Mathematical Knowledge Management 2007

I have been invited to give a lecture at the Mathematical Knowledge Management 2007 meeting next week in Hagenberg, Austria. My talk is entitled Mathematics and scientific markup. I am both excited and apprehensive about this – what is a chemist (whose level of mathematics finishes at Part1A for scientists in Cambridge) doing talking to experts in the field?
However in the spirit of the new Web I’m blogging my thoughts before the meeting. This serves several purposes:

  • helps me get my ideas in order
  • gets feedback from anyone who may have an interest
  • identifies other people who may also be blogging about the meeting
  • acts as a public resource from which I can give my talk if I have problems with my machine.

The conference topic …

Mathematical Knowledge Management is an innovative field in the intersection of mathematics and computer science. Its development is driven on the one hand by the new technological possibilities which computer science, the internet, and intelligent knowledge processing offer, and on the other hand by the need for new techniques for managing the rapidly growing volume of mathematical knowledge.
The conference is concerned with all aspects of mathematical knowledge management. A (non-exclusive) list of important areas of current interest includes:

  • Representation of mathematical knowledge
  • Repositories of formalized mathematics
  • Diagrammatic representations
  • Mathematical search and retrieval
  • Deduction systems
  • Math assistants, tutoring and assessment systems
  • Mathematical OCR
  • Inference of semantics for semi-formalized mathematics
  • Digital libraries
  • Authoring languages and tools
  • MathML, OpenMath, and other mathematical content standards
  • Web presentation of mathematics
  • Data mining, discovery, theory exploration
  • Computer Algebra Systems
  • Collaboration tools for mathematics

Invited Speakers:

Neil J. A. Sloane AT&T Shannon Labs,a Florham Park, NJ, USA The On-Line Encyclopedia of Integer Sequences
Peter Murray Rust University of Cambridge, Dep. of Chemistry, UK Mathematics and scientific markup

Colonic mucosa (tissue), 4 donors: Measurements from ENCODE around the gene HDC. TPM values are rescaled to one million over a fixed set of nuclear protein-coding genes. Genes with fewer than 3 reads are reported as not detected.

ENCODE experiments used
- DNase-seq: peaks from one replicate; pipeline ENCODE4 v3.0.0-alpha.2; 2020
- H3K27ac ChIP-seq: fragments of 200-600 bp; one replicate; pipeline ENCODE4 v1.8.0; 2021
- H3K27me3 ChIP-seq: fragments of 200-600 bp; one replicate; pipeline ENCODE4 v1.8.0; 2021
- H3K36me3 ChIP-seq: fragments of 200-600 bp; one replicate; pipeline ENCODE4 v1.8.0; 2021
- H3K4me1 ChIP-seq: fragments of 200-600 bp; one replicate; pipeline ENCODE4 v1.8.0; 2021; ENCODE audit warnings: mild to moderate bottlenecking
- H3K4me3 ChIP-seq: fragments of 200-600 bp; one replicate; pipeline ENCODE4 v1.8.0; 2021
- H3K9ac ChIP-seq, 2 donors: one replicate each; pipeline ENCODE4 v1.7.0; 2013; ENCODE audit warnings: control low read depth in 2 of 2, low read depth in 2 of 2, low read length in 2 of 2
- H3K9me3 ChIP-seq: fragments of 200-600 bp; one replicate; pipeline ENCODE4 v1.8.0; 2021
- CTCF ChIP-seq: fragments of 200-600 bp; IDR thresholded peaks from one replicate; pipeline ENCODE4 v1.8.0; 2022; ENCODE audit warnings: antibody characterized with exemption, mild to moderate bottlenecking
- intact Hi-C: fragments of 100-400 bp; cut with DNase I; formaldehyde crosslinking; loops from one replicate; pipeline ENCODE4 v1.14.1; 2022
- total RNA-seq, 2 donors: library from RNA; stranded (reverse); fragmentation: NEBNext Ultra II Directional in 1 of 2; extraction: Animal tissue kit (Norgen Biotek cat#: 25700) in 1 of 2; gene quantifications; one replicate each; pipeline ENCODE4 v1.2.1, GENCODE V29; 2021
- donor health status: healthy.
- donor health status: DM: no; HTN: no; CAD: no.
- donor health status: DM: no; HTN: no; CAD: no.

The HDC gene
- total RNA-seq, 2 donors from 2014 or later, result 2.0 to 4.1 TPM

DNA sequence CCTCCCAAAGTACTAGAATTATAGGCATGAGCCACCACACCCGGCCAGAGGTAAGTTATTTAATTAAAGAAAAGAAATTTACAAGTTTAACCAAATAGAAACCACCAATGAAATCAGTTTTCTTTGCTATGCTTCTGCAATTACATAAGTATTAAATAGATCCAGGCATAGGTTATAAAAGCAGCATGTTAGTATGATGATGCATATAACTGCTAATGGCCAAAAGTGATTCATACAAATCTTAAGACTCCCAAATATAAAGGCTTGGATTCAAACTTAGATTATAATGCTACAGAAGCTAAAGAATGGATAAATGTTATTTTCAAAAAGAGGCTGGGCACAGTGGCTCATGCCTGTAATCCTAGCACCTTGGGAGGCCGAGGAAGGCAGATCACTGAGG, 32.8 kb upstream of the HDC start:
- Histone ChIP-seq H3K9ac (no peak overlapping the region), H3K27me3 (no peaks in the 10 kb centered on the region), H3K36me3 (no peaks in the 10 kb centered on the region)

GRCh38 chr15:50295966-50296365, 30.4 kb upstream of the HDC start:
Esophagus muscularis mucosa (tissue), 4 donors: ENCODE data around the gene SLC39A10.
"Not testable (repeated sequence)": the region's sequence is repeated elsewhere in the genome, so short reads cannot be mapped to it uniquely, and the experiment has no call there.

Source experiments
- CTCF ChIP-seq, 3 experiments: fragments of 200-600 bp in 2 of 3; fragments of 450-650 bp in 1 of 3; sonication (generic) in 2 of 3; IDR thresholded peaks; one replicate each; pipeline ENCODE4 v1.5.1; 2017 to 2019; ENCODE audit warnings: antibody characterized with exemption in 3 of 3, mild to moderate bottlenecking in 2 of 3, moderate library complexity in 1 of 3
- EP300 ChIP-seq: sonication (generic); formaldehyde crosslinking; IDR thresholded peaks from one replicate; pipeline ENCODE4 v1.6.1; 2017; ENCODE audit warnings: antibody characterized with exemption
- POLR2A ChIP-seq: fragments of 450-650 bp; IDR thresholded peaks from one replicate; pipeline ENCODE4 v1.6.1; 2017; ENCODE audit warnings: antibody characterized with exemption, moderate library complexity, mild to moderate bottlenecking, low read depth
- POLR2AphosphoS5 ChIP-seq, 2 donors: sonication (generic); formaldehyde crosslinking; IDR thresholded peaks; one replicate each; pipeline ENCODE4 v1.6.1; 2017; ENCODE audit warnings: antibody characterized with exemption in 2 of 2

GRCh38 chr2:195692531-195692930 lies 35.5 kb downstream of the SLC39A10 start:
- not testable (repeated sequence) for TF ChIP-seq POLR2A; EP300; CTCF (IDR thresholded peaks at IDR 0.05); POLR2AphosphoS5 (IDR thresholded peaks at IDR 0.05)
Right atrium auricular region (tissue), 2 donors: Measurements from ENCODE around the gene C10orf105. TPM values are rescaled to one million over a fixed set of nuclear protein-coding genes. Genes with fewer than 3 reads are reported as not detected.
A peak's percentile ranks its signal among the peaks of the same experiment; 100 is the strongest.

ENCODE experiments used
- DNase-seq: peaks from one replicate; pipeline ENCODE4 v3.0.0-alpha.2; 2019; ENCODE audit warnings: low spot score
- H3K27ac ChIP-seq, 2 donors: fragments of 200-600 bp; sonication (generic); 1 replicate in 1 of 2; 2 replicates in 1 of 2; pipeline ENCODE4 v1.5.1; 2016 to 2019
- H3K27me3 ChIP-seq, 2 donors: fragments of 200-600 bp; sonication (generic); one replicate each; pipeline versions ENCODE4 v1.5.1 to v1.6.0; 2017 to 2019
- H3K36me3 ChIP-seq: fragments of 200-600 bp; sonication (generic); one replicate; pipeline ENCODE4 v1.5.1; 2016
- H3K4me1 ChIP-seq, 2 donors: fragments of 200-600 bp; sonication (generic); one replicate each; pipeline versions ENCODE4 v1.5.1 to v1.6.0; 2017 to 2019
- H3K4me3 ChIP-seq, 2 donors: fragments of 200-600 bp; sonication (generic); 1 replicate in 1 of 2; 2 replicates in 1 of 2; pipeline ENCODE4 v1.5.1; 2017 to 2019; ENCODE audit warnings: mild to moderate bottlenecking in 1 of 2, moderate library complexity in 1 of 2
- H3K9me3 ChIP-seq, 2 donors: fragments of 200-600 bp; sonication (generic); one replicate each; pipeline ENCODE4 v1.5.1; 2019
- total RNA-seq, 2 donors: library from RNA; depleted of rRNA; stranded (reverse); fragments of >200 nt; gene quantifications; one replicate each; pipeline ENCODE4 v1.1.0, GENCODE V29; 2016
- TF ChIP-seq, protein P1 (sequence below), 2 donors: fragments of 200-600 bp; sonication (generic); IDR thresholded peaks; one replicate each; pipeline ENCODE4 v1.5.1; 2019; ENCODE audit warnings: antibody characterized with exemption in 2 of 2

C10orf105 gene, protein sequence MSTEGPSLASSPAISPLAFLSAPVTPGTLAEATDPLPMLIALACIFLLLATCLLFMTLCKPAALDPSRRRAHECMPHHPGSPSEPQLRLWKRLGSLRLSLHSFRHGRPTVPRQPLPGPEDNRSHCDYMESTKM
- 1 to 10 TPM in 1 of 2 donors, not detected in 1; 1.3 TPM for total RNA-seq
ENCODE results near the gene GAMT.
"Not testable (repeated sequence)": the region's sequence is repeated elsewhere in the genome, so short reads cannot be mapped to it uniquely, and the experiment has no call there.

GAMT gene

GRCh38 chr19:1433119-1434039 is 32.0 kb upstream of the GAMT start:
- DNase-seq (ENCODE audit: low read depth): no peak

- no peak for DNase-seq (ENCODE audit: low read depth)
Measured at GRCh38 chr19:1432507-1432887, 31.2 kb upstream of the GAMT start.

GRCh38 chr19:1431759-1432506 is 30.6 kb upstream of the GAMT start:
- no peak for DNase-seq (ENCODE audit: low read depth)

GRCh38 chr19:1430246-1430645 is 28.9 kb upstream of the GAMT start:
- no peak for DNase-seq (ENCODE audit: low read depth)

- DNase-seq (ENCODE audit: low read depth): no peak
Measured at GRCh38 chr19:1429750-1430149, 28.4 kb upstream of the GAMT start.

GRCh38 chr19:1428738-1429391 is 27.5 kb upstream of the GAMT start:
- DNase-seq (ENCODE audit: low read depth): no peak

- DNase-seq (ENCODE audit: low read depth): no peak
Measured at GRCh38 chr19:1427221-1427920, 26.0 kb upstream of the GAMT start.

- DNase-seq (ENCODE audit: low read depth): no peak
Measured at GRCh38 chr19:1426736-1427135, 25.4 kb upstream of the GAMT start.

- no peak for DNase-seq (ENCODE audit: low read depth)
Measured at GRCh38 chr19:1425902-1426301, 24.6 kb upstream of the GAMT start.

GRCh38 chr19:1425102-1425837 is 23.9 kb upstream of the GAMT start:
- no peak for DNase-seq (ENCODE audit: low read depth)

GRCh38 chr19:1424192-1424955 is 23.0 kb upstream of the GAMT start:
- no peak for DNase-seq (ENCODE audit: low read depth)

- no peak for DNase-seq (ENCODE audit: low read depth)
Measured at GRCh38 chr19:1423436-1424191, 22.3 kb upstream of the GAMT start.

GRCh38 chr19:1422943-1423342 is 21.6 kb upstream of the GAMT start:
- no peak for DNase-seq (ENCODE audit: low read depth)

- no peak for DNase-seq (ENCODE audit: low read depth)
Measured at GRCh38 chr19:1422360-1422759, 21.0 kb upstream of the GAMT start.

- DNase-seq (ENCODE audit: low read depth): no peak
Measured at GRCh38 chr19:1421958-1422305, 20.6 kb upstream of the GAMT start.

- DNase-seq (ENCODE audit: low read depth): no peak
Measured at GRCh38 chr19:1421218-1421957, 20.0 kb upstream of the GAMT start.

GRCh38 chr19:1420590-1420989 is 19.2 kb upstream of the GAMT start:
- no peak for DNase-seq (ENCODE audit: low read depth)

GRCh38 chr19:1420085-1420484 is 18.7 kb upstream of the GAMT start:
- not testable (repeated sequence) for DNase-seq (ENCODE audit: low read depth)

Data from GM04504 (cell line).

What has molecular informatics to do with this? More than it appears. Chemistry overlaps considerably with chemistry and here formal systems are important. It should be possible to explore the formal representation of thermodynamics or material properties in semantic form (though I may find that my use of “semantics” is imprecise or even “wrong”). Repositories are an obviously exciting area – can we find mathematical objects either by form or by metadata? OCR is important for all content-rich disciplines – see below. Inference and semantics are becoming increasingly important in the emerging web. And so I tick about half the topics above – not in mathematical detail, of course, but in the general approach to the problems.
As an example, what objects contain enough structure and canonicalized content that they act as their own discovery metadata? Most objects need a human or a lookup-table to add the metadata for their web discovery. For example you need to know the names of humans – you cannot work these out by looking at them. But in chemistry we can describe a molecule by its InChI – a canonical representation of the connection table (which is not easily human-interpretable). This is both its content and its discovery metadata. You can search Google for molecules though InChIs will find instances of molecules on the web. I wondered what other objects could be identified just by their textual content. Perhaps a poem (although it won’t tell you who wrote it). I started typing lists of numbers into Google and suddenly found I was getting hits on Neil Sloane’s Encyclopedia.
In this a sequence can be identified by its content – search Google for “1,3,6,10,15” and you get A000217 in The On-Line Encyclopedia of Integer Sequences. I had a chat with a well known computer scientists ex-mathematician at WWW2007 and he bet that I couldn’t tell me the next term in a sequence within 5 minutes. I bet him the drinks that I could. So as we had wireless in the bar I searched Google and immediately found the answer – he was astounded – and bought the drinks.
So many of the problems are generic between domains. Searching for MKM2007 I found this paper on how to extract mathematics from PDF (Retro-enhancement of Recent Mathematical Literature). It’s better than recreating cows from hamburgers as they have some access to source – but there are similarities to what we are trying to recover from PDF.
I shall use the tag mkm2007 for this and subsequent posts (in which I’ll explore things like the different between top-down and bottom up management systems.) No one has yet used it but maybe someone will find it – let’s see.

This entry was posted in mkm2007, semanticWeb. Bookmark the permalink.

Leave a Reply

Your email address will not be published. Required fields are marked *